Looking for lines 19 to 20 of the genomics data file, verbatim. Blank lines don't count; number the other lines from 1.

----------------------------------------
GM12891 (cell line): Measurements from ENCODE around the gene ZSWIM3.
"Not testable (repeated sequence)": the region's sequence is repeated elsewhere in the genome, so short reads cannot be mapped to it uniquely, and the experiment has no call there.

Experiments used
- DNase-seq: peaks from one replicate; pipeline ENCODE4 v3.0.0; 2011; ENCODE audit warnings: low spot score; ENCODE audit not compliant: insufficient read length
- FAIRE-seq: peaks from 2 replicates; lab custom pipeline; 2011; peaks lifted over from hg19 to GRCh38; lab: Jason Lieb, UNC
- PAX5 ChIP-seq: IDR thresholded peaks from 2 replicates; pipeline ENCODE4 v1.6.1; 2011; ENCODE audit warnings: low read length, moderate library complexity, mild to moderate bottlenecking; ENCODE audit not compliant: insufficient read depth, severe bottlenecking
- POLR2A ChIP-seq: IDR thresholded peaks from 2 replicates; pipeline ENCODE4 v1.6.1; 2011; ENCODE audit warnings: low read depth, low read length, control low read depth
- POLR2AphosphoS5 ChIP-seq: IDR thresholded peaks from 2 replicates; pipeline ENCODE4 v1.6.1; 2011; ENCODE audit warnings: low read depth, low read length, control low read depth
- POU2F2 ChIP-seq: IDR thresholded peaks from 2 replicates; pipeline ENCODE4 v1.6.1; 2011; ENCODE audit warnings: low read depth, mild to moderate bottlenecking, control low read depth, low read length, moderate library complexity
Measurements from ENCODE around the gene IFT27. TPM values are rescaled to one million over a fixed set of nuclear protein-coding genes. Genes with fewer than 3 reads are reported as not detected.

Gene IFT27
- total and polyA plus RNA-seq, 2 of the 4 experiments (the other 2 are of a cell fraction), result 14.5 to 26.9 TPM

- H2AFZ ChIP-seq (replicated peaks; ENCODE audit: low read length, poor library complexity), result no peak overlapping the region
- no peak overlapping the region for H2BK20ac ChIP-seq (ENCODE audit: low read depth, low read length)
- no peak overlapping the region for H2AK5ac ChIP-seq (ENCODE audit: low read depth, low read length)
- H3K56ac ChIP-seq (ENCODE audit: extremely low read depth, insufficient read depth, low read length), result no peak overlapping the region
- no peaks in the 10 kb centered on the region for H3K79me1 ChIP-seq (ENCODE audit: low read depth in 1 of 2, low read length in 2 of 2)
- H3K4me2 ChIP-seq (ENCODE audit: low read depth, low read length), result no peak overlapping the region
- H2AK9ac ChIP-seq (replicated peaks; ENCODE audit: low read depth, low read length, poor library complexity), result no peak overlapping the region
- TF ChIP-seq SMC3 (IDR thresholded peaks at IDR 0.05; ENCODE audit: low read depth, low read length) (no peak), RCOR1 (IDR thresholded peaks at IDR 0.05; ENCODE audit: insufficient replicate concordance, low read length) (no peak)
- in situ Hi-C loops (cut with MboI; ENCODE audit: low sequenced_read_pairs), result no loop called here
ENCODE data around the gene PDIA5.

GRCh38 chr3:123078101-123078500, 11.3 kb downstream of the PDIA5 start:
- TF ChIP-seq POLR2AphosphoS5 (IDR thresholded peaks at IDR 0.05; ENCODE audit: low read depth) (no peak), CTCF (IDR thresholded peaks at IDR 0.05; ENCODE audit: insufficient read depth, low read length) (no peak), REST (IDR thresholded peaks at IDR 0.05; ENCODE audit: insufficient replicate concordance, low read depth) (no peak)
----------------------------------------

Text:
- H2AK9ac ChIP-seq (replicated peaks; ENCODE audit: low read depth, low read length, poor library complexity), result no peak overlapping the region
- TF ChIP-seq SMC3 (IDR thresholded peaks at IDR 0.05; ENCODE audit: low read depth, low read length) (no peak), RCOR1 (IDR thresholded peaks at IDR 0.05; ENCODE audit: insufficient replicate concordance, low read length) (no peak)